Major changes to primary school day proposed
School boards may be allowed to decide how much time is spent teaching religion
Traditional subjects may be removed from the initial years of primary schooling. Photograph: David Sleator
Major changes to the time given to teaching subjects during the school day at primary level will be proposed in a report to be published next month.
Under the proposals, traditional subjects may be replaced by “areas of learning” during the initial years of primary schooling aimed at boosting the transition from pre-school. Traditional subjects would be introduced for children in later years in primary school.
Schools may also be required to prioritise teaching time for State-backed curriculum in later years, such as maths, Irish and English.
Individuals school boards of management would be left to decide how much “discretionary time” they wish to dedicate to faith formation outside of these core subjects.
The proposals are contained in a report by the National Council for Curriculum and Assessment on the structure and time allocation as part of a redeveloped primary curriculum.
The report is due to be published soon, along with a related report on the plans to introduce a “religion, beliefs and ethics” class to primary schools.
Religions and beliefs
The council originally envisaged that the proposed curriculum – which focuses on learning about the major forms of religions and beliefs of people around the world – would be taught as a separate subject.
However, a consultation process about the subject attracted fears that they could threaten faith-based classes or swamp an already crowded school curriculum. As a result, the report is understood to propose that these classes could be incorporated into the wider core curriculum rather than treated as a separate subject.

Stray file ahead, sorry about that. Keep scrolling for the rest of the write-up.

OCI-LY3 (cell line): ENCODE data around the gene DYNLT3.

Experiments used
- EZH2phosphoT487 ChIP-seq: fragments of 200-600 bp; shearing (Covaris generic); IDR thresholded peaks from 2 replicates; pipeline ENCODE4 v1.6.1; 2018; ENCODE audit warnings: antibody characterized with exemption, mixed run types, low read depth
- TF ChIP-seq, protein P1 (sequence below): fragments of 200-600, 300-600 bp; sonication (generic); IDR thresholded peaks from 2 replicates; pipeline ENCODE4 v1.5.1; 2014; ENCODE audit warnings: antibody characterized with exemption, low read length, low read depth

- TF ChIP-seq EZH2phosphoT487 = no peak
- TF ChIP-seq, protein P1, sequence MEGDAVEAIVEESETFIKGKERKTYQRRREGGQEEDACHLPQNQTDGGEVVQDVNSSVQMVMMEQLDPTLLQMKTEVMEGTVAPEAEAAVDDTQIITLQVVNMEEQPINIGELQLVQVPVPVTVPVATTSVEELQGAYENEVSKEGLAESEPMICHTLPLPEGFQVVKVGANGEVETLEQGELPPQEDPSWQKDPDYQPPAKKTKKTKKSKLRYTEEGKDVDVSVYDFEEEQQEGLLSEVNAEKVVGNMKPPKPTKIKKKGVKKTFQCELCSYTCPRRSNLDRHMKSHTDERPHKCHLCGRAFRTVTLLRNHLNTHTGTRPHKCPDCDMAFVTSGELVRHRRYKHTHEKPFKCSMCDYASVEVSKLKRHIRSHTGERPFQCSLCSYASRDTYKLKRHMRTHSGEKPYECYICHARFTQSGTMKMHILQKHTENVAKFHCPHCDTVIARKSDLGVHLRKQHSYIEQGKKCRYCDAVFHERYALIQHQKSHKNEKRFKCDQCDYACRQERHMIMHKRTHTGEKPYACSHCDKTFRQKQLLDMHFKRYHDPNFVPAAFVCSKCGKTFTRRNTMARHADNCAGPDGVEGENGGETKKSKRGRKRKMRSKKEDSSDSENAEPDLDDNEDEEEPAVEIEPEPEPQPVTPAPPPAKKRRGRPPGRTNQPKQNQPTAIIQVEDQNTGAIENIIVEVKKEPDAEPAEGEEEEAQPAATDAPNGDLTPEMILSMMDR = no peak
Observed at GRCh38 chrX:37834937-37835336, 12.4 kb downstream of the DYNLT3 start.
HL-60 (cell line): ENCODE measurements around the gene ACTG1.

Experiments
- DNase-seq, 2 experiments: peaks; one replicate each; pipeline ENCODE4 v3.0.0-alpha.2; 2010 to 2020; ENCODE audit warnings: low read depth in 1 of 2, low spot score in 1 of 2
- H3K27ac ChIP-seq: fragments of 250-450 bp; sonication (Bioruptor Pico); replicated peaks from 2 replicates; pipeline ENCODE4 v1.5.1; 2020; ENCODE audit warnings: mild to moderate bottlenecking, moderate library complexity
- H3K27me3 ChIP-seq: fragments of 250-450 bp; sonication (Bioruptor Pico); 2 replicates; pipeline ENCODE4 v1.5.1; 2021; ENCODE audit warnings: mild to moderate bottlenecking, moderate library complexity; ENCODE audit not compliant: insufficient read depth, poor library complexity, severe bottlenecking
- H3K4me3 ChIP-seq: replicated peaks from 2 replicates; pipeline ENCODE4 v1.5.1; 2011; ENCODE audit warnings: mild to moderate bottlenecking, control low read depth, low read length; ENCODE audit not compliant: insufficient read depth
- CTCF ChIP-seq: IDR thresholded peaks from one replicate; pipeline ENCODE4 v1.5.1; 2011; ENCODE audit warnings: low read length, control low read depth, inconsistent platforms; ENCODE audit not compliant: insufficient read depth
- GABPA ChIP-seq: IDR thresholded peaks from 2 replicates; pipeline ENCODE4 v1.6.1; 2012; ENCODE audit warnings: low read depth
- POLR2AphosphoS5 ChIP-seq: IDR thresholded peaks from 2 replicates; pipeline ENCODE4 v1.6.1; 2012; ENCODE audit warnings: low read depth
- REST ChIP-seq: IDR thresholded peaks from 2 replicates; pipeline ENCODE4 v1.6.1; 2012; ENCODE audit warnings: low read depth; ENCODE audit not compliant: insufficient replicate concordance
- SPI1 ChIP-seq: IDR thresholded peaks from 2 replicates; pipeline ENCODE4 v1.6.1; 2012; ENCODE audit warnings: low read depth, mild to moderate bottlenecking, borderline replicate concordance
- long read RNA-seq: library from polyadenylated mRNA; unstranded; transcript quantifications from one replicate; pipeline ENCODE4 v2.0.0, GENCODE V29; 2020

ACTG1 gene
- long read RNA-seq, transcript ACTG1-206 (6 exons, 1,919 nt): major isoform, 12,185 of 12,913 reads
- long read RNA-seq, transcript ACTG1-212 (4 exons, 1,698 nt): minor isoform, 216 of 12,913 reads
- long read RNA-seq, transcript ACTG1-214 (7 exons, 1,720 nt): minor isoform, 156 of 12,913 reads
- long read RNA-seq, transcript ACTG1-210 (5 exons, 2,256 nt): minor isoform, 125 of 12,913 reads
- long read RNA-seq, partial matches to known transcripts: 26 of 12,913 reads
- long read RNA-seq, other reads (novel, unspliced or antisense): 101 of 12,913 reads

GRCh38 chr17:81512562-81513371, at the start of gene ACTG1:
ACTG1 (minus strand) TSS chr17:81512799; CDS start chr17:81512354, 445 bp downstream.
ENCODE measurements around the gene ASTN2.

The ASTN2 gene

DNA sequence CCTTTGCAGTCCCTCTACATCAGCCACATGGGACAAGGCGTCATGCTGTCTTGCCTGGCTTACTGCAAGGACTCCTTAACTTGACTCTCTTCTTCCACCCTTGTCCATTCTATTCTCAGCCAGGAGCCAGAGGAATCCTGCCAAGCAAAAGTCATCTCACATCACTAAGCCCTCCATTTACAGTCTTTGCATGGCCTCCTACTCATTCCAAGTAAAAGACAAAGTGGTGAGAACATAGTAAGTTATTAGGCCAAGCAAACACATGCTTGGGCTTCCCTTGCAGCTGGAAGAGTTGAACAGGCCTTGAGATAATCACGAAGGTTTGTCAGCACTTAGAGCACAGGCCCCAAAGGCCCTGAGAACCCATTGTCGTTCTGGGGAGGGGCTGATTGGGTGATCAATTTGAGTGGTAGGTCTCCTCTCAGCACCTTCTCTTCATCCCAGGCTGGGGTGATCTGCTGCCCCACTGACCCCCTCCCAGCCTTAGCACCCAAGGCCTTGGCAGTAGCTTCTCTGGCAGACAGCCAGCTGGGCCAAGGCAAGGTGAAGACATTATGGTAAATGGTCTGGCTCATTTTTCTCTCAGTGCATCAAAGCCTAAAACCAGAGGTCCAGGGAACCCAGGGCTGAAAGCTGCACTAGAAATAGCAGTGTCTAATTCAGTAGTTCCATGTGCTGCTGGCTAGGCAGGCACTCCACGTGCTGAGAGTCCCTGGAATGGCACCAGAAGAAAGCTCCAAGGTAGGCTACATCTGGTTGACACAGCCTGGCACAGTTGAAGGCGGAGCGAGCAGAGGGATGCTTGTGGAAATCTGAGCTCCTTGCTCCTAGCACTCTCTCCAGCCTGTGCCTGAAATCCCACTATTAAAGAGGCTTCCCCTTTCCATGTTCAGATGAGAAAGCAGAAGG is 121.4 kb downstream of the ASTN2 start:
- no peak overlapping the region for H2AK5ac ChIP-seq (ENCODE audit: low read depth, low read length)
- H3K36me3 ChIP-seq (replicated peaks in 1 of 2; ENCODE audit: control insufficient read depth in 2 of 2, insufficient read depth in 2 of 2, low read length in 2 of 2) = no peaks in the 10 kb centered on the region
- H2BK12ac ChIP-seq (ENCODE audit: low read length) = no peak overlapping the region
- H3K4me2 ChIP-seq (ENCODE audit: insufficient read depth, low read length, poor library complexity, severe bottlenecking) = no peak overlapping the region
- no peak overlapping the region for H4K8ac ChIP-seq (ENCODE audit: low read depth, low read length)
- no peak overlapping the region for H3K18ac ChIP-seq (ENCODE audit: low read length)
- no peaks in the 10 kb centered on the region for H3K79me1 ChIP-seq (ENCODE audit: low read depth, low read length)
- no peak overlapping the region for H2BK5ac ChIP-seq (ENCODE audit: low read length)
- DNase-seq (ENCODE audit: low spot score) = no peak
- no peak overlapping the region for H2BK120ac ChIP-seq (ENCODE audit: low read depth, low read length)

For instance, sources say elements of beliefs and ethics could link into existing classes in history, geography and social, personal and health education.
The changes around core curriculum and discretionary time are likely to attract significant attention.
If the religion, beliefs and ethics classes are incorporated into the core curriculum, as planned, multidenominational schools may find they have little need for their own patrons’ programmes.
This is because much of this area will overlap with patrons’ programmes in multidenominational schools run by patrons such as Educate Together and the Education and Training Board.
This would give them greater flexibility to use their discretionary time to give extra emphasis to literacy and numeracy or extra-curricular activities such as coding.
At present most primary schools typically spend up to 2½ hours teaching religion – or faith formation – each week.
The Education Act (1998) protects the right of schools to set aside reasonable time in each school day for subjects relating to the school’s ethos, such as faith formation.
However, it does not specify how much time should be set aside for this subject, allowing for flexibility on the part of schools.
A survey of almost 600 principals published earlier this year found that eight out of 10 primary school principals believe less time should be spent on teaching religion in the classroom.